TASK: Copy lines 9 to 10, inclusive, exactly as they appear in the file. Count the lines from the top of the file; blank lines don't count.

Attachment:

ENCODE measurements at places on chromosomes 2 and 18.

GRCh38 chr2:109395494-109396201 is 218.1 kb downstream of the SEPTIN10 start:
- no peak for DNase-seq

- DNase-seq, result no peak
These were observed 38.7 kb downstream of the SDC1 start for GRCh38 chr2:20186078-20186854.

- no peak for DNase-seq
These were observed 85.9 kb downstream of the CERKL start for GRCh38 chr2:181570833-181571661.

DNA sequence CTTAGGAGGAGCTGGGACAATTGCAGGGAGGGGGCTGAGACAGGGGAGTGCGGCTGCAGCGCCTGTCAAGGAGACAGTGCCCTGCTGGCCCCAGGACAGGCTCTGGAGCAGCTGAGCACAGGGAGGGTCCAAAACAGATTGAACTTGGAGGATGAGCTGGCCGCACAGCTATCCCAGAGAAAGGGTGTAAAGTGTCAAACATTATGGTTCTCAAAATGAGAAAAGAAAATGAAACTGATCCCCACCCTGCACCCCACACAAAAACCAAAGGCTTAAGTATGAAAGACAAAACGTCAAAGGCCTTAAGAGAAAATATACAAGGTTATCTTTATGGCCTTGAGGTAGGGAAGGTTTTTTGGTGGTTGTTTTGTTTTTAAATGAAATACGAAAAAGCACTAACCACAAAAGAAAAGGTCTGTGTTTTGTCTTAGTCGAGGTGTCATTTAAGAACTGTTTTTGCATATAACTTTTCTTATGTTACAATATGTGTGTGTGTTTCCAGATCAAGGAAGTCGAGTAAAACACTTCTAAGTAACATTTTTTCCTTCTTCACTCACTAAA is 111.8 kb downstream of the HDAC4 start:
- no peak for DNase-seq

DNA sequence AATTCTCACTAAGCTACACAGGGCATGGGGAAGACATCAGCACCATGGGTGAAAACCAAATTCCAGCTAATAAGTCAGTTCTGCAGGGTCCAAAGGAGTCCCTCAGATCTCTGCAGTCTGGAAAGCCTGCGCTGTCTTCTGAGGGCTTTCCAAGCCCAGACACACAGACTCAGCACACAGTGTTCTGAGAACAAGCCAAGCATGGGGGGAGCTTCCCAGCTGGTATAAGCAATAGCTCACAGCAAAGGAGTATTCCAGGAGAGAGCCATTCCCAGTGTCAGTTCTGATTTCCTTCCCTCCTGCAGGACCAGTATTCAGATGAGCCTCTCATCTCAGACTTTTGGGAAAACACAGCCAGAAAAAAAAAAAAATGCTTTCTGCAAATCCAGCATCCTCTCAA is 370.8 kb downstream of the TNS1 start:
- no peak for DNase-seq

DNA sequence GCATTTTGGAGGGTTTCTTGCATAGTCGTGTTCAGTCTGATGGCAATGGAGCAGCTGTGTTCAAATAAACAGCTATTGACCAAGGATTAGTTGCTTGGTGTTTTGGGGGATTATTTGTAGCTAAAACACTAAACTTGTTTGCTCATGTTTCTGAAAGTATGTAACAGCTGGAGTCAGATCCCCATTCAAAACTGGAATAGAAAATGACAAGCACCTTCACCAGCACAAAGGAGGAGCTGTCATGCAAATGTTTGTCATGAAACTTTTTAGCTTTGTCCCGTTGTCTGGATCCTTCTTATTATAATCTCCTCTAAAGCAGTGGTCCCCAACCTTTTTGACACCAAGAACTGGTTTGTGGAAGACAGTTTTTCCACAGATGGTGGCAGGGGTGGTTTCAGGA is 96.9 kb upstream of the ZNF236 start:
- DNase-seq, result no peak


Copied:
- no peak for DNase-seq

DNA sequence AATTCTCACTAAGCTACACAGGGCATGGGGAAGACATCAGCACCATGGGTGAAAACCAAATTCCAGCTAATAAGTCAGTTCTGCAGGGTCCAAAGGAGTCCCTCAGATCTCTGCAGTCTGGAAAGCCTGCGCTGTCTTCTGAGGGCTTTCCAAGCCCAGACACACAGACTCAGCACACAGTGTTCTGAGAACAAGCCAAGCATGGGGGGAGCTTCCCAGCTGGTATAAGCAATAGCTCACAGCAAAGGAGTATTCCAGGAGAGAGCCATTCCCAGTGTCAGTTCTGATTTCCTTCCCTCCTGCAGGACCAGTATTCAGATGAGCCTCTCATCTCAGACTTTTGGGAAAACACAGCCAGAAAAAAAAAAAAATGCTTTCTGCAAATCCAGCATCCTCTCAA is 370.8 kb downstream of the TNS1 start: